This Account Director Splits Her Time Between Helping Clients and Saving Rhinos in South Africa

Kennedy Zakeer's agency, PMH, supports both ventures

It costs about $10,000 a year in supplies to care for just one rhino on a reserve in South Africa. councilofcontributors
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The practice of rhino poaching has increased 9,300 percent since 2007. Three rhinos are killed for their horns every day—and if something isn’t done to help save them, the endangered species is expected to be wiped out of the wild within 20 years.

That’s according to the Council of Contributors, a nonprofit started by activist Kennedy Zakeer, who doubles as account director at Minneapolis creative agency Peterson Milla Hooks (PMH).

You see, Zakeer is not your average agency employee.

Armed with her love of animals and support from PMH, she currently splits her time between the Minnesota office, where she works on accounts such as Sleep Number, and rhino reserves across South Africa, where she leads and advocates for her true passion, Council of Contributors, which she launched last June. The nonprofit supports large, small and grassroots organizations that help protect rhinos on a daily basis—and it’s now also one of PMH’s newest clients.


“I’ve always been someone drawn to the off-the-beaten-path places,” Zakeer told Adweek.

Her history with PMH dates back to 1996, when she took her first job as an account executive. It wasn’t until 2001 that she found herself yearning for something more and decided to make a giant career leap, resigning from her position at the agency to move to Africa, where she remained for 12 years.

“Africa had a grip on me from the first time I stepped foot there,” Zakeer said.

She did continue to pursue her marketing career, joining Durban, South Africa-based agency Modern Museum Advertising. However, she found her true purpose in life while volunteering on reserves caring for young orphaned rhinos. “I worked 17-hour days, looking after rhinos, helping vets monitor their progress … it was full hands on [work],” she explained.


She eventually came back to the States but “knew that was not going to be the end of my experience with the rhinos.” In 2015, she returned to PMH and sorted out a deal with the agency to pick up project work and serve as an account director but not quite join as a “permanent employee.” She still traveled to South Africa to work on reserves and rhino orphanages, but she declines to confirm exactly where in order to protect the animals from being sought out by poachers.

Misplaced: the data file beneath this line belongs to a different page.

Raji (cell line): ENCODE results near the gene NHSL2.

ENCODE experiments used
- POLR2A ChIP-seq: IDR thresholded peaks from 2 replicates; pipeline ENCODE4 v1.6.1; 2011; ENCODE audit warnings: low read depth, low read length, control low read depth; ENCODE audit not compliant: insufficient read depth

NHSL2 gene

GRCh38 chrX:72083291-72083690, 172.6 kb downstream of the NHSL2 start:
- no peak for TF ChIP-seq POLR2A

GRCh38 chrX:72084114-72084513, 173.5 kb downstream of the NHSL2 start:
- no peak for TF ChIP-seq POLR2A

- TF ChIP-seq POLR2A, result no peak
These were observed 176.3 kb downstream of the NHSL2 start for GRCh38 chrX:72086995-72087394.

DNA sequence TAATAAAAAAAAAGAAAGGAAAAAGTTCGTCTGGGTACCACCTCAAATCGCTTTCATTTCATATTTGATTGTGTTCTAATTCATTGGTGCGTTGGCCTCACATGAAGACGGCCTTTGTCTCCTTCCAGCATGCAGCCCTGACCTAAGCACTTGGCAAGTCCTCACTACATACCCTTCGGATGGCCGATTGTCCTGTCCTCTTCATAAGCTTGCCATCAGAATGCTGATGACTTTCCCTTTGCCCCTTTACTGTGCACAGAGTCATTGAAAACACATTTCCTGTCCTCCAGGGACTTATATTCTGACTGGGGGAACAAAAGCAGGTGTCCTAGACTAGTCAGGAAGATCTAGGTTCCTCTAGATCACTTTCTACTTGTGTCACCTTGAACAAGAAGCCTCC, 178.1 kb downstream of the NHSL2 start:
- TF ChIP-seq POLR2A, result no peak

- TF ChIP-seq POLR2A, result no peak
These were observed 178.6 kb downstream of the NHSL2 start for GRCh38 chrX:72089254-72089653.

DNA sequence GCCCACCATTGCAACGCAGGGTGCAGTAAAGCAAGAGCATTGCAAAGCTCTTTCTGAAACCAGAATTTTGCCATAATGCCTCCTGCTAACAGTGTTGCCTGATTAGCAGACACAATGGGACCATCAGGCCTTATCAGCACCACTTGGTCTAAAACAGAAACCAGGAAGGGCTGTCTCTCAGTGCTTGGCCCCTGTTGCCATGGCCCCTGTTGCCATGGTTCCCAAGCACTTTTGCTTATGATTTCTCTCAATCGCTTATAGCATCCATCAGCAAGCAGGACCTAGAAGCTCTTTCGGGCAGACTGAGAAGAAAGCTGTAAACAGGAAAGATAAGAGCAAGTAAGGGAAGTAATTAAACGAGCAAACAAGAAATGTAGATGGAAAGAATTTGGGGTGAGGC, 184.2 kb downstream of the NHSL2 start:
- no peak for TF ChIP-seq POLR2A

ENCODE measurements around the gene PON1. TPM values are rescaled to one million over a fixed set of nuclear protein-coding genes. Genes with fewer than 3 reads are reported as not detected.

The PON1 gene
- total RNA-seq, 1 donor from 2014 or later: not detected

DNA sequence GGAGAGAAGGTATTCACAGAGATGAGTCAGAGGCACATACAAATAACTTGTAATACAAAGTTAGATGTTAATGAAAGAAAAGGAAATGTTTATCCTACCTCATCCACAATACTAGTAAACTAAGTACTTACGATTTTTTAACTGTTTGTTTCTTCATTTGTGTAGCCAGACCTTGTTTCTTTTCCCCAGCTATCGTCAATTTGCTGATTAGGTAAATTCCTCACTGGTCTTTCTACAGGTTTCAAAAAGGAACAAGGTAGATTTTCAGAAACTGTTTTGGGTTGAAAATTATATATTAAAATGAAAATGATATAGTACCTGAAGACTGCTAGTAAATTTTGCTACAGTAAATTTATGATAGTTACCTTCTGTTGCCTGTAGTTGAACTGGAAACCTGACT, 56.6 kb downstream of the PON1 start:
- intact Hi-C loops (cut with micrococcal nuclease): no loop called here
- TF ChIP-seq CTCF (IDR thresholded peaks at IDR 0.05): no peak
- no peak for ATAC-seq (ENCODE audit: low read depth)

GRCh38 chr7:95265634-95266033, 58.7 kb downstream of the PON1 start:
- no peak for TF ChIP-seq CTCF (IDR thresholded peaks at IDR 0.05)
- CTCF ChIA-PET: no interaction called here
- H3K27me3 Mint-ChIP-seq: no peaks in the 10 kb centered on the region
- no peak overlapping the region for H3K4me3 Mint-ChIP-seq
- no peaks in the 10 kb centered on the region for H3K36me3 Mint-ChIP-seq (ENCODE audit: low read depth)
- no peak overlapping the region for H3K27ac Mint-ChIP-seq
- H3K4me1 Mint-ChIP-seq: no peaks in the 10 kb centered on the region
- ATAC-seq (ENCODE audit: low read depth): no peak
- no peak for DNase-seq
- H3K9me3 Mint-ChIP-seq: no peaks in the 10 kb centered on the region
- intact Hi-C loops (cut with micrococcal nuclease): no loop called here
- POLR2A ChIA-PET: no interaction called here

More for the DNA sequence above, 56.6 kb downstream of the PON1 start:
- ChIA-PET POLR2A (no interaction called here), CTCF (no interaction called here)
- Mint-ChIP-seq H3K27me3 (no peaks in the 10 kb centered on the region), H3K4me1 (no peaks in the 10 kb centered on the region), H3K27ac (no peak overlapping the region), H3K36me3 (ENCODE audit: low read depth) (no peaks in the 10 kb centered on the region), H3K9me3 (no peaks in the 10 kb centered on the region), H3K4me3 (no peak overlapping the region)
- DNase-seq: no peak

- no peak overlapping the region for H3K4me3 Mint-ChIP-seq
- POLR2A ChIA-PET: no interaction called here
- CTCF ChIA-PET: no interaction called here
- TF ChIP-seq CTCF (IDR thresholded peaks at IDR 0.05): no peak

It wasn’t until last summer that her work with rhinos intersected with her work at PMH.

Zakeer founded the Council of Contributors only after two of the orphaned baby rhinos she cared for, Impy and Gugu, were killed and poached for their horns.

“They were attacked and they were killed … it was completely heartbreaking,” Zakeer said.

She realized then more had to be done to raise awareness for the endangered species. And luckily for her, PMH was happy to help the cause.

Along with allowing her to be absent from the office to support the Council of Contributors, the creative shop took her nonprofit on as a client pro bono. Assigning senior-level creatives to the account, PMH just recently launched a new brand ID, social media assets, a website design, branded apparel and other assets for the Council of Contributors.


On the website, viewers can track the group’s progress and donate to its efforts.

Zakeer said it costs about $10,000 a year in supplies to care for just one rhino on a reserve in South Africa. The Council of Contributors has so far completed nine projects, including one in which it donated funds to help cover the cost of tranquilizers for 29 “vulnerable” rhinos who, it said, “urgently need their horns trimmed.” Horns are kept short so poachers don’t target the animals.

Since she’s now known for her efforts on the Council of Contributors, Zakeer even got invited to the funeral of Sudan, the world’s last white male rhino, who died in Kenya at the age of 45 in March.

“Rhinos are just big, clumsy, gentle creatures,” Zakeer said. “They’re simple, solitary and sweet.”

She then described the fact that she’s able to care for them while also keeping her agency job as “a good gig.”


@kitten_mouse lindsay.rittenhouse@adweek.com Lindsay Rittenhouse is a staff writer at Adweek, where she specializes in covering the world of agencies and their clients.